The Toronto Maple Leafs begin another championship quest on Thursday evening at TD Garden against the Boston Bruins.
The Maple Leafs don’t need to be reminded that May 2 is the 52nd anniversary of the last time the storied franchise won a Stanley Cup. They don’t need to be reminded that this restless club has not won a single playoff series since 2004.
The heat is on and no one is in the hot seat more than Toronto’s 55-year-old head coach Mike Babcock.
It’s not the high-priced unrestricted free agent John Tavares. It’s not the young stud Auston Matthews, who scored only once in Toronto’s seven-game loss to the Bruins in the first round a year ago. It’s not even goalie Frederik Andersen, who played so brilliantly for the most part this season but stumbled in the late going with only four victories in his last 12 outings. Andersen also has lost his last four playoff series.
But this spring is on Babcock. Even though the Bruins are favoured in this opening-round matchup, Babcock dearly needs to celebrate a series win.
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Sure, the highest-paid hockey coach, who is in his fourth year in Toronto after inking a whopping eight-season $50-million US contract, is one of the most decorated bench bosses around.
In the last 25 years, he has won a University Cup (1994), a world junior title (1997) and a World Cup of Hockey championship (2016). He also is the only coach to have won titles at the word championship (2004), the Stanley Cup with the Detroit Red Wings (2008) and gold medals at the 2010 and 2014 Olympic Games.
He has been the victor 690 times in his NHL coaching career. He has celebrated 87 wins in the playoffs and his teams have qualified for the post-season an impressive 14 times in 16 seasons.
But at some point, Babcock needs to be on the right side of a post-series handshake in the Stanley Cup playoffs with the Leafs. When it comes to this time of the year, his stellar reputation has taken a hit in the past decade.
- In 2009, his Red Wings had a 3-2 series lead in the Stanley Cup final. The Pittsburgh Penguins, however, scored a pair of 2-1 wins in Games 6 and 7 to steal the series.
- In 2011, Babcock and Detroit fell behind 3-0 to the San Jose Sharks and Todd McLellan, Babcock’s former assistant with the Red Wings, only to storm back to tie the second-round series. But Detroit was a dud in the finale.
- In 2013, the Red Wings had a 3-1 second-round series lead over the Chicago Blackhawks but could not close the deal.
- In 2015, Detroit enjoyed a 3-2 series lead against the Tampa Bay Lightning, but the Red Wings were outscored 7-2 in the final two games and once again were sent to the sidelines for the season.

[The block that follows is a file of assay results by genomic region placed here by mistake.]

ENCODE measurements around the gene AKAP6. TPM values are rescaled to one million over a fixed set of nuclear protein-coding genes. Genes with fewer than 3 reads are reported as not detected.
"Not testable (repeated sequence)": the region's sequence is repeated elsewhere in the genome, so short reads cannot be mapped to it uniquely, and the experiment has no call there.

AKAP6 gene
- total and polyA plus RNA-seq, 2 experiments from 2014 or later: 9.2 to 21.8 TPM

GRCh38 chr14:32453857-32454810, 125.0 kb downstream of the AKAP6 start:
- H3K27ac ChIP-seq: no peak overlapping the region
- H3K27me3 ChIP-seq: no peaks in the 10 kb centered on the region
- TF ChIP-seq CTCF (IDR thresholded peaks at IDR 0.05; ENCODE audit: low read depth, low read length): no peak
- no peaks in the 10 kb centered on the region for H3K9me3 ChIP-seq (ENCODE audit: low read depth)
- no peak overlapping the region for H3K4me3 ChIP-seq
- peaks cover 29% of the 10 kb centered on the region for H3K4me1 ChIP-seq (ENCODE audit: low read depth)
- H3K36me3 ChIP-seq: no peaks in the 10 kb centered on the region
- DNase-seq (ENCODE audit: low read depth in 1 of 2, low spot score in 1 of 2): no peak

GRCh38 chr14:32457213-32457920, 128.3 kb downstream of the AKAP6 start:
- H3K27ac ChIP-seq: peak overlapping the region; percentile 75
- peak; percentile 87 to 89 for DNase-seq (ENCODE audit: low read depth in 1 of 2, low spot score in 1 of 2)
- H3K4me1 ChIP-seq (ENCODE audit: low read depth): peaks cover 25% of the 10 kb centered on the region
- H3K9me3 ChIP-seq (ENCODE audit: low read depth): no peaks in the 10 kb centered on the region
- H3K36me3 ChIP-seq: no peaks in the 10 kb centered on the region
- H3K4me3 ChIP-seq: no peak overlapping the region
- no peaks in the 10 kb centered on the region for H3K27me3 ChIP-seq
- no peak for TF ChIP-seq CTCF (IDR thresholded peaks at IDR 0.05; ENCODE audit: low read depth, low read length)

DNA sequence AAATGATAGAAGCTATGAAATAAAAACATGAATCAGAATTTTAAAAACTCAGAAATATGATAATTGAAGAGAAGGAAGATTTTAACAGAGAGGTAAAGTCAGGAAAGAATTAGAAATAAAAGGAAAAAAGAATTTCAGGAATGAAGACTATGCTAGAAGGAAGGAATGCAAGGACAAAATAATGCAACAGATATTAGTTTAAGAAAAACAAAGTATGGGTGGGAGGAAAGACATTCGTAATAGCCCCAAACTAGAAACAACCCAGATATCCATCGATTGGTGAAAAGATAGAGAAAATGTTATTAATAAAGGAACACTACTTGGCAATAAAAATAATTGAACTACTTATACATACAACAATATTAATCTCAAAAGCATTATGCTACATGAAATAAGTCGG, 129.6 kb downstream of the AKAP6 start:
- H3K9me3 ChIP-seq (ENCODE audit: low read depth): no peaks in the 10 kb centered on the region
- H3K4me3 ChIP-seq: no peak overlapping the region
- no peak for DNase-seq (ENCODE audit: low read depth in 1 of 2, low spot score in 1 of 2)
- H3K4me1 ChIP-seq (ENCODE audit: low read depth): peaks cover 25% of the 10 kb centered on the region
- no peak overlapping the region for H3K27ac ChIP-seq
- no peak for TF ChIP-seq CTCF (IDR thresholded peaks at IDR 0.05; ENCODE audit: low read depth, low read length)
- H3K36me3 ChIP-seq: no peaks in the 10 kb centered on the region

Babcock has yet to win a series in Toronto. After the Maple Leafs missed the playoffs in his first year, Toronto faltered in 2017 after winning two of the first three games against the Washington Capitals, only to lose the first round in six games.
Last spring, there was more heartbreak. The Maple Leafs forced a Game 7 and built a 4-3 lead after 40 minutes in the finale against the Bruins but, in the end, were beaten 7-4.
This season, despite the addition of Tavares, the Maple Leafs finished with five fewer points. They went a middling 10-10-5 in their closing 25 games.
Babcock pleaded innocent but he was guilty of sending subtle verbal shots at Maple Leafs general manager Kyle Dubas for not adding more depth at the trade deadline.
The Maple Leafs head coach also has been criticized for making his team too predictable. He has been criticized for playing veterans over his young talent, but Toronto’s top three forwards are rather close in average ice time — Mitch Marner (19 minutes, 49 seconds), Tavares (19:05) and Matthews (18:33).
A stubborn Babcock also has been lambasted for playing Andersen too much as he didn’t like the backup (Garret Sparks) he was saddled with this season. But, as mentioned, Andersen wasn’t good in the late-going of the season and there are questions as to whether he’ll have anything left for the playoffs.
Maybe the Maple Leafs aren’t ready to win. Maybe they’re too thin on the blue-line. Maybe this team isn’t built for the playoffs and it can’t handle physical teams like the Bruins up front and on the back end.
But isn’t this a situation where a head coach with Babcock’s pedigree can make a difference? Isn’t it time for a high-priced coach like Babcock to steer a team to some spring-time success?
This story originally appeared on CBC